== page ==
In Your Backyard: Looking Closely at Tree Bark

By Bryn Scriver

Early spring is a great time to observe trees and tree bark. Without the distraction of leaves, a person can readily observe the differences in the colors, textures, and patterns of tree bark. It takes practice, but you can even learn to identify trees by just their bark!

Here are a few trees and pictures of their bark to get you started:

Paper Birch Tree
Paper Birch – The bark is thin and white which often peels in paper-like layers. It can be used to make canoe skins (i.e. birchbark canoes).
Shagbark Hickory Tree
Shagbark Hickory – The bark is flaky with long curled strips. The “shaggy” bark provides roosting spots for bats.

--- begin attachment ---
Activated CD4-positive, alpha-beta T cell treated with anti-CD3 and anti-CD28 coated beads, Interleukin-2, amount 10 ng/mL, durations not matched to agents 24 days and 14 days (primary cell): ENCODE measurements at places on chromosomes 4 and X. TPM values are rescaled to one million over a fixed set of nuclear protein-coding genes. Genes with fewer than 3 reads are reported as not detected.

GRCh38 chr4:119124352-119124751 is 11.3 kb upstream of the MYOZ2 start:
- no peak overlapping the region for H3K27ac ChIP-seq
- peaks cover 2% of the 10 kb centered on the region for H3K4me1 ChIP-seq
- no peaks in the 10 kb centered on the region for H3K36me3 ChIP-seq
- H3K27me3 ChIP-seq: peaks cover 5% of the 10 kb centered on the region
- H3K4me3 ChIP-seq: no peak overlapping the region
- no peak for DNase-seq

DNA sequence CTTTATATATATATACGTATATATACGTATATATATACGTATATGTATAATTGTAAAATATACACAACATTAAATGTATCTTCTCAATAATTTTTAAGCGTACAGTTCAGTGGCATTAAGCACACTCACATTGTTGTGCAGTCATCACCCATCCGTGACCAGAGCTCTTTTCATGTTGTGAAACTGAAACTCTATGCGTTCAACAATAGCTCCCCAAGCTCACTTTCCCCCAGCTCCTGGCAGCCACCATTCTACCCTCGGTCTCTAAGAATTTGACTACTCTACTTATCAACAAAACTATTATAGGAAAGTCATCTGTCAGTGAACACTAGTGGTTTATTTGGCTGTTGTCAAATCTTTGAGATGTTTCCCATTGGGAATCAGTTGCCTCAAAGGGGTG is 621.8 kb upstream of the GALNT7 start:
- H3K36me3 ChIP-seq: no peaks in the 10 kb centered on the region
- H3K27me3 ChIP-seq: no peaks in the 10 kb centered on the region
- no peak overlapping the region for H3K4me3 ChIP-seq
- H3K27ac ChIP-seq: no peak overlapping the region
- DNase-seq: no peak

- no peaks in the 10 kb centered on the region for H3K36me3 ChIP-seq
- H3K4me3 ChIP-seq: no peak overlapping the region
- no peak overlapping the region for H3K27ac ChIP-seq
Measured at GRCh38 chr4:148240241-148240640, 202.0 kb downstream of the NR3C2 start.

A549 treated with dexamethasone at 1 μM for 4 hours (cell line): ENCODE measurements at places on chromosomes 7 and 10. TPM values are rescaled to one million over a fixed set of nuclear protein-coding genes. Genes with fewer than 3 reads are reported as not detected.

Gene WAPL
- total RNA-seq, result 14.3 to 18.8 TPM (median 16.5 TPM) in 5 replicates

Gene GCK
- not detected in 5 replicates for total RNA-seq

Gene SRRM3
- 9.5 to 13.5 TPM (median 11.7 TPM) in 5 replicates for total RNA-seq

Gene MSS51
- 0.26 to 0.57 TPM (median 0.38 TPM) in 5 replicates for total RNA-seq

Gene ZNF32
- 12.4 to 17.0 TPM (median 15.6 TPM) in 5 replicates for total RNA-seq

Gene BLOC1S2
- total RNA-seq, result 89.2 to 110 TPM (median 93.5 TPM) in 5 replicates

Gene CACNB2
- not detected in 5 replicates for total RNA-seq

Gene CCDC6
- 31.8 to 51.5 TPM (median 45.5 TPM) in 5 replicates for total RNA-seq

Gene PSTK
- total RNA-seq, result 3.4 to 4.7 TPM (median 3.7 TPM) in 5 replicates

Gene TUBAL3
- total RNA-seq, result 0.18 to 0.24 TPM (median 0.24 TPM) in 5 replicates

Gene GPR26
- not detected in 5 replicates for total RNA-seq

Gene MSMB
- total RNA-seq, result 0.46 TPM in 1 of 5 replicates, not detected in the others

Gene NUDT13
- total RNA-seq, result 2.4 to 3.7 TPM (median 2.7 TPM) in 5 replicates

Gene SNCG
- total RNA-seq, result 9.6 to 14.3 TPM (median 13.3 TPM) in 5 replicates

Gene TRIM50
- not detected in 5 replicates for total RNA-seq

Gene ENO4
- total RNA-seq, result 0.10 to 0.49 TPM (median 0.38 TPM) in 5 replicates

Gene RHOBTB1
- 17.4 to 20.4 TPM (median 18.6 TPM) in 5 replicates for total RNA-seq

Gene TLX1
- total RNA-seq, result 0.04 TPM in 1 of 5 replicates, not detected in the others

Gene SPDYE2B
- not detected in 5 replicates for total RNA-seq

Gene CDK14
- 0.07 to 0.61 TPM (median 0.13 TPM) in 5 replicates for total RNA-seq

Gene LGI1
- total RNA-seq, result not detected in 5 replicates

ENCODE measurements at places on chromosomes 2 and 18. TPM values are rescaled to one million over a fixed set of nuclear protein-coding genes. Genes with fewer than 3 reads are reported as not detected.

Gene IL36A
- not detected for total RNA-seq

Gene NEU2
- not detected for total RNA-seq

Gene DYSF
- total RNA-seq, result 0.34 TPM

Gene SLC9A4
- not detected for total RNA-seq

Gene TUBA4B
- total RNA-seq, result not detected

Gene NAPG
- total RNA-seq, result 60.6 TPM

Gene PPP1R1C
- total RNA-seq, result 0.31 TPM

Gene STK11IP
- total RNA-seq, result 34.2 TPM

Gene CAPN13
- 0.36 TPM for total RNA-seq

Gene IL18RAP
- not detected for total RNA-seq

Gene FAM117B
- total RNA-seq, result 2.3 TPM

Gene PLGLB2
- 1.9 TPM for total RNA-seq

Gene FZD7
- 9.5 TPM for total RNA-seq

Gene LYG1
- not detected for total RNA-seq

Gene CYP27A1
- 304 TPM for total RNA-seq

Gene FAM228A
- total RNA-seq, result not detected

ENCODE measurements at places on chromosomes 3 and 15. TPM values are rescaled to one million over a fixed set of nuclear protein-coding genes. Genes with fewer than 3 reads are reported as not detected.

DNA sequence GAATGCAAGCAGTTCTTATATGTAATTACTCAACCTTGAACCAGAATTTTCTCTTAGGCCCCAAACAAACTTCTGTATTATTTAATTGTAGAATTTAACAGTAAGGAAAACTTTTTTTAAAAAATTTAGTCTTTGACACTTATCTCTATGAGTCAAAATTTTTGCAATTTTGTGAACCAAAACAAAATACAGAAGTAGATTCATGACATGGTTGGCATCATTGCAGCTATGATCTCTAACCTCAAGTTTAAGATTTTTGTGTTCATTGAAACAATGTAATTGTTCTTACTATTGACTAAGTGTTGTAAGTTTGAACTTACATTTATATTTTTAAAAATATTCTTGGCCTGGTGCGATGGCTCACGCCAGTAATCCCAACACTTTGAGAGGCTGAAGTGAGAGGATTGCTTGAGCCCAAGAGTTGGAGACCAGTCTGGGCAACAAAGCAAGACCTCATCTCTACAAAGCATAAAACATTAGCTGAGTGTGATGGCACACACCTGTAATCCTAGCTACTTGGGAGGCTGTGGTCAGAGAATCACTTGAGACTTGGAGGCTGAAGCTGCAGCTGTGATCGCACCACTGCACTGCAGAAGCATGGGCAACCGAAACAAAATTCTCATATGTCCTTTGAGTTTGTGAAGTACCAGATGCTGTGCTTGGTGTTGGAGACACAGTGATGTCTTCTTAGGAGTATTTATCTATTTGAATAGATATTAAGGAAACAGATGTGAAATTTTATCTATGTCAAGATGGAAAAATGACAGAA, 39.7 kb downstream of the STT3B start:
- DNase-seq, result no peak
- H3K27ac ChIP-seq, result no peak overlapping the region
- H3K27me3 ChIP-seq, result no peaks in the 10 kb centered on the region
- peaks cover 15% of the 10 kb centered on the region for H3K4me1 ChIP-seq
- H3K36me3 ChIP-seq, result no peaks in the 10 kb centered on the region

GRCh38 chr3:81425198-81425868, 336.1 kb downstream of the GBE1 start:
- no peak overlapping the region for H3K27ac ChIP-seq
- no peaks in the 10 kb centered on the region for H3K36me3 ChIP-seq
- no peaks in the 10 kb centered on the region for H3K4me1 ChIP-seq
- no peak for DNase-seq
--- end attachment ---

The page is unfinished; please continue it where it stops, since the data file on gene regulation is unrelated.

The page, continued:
Black Cherry Tree
Black Cherry – The scale-like bark looks like burnt potato chips. The inner bark has been used to make cough syrup.













Hackberry Tree
Hackberry – The bark is corky looking with bumps and ridges. The bark has been used medicinally as a gynecological aid.
Bark rubbing on a Silver maple tree.
Bark rubbing on a Silver maple tree.












Bark rubbings are a great way to appreciate the patterns and textures in bark.

What you’ll need—A piece of white paper (thicker paper won’t tear as easily) and a crayon.

How to:

  • Find a tree along a trail.
  • Take out your piece of paper and press it against the bark.
  • Take your crayon and lay it sideways against the paper and rub. Apply gentle pressure.
  • Take rubbings from several different trees and compare the textures of each.
  • You can turn your bark rubbings into your very own tree identification guide, use them to create collages, or frame them and hang it on the wall!

Enjoy a visit to the Lakeshore Nature Preserve, and remember the Preserve is open from sunrise to sunset, stay on trails, and do not collect or remove bark.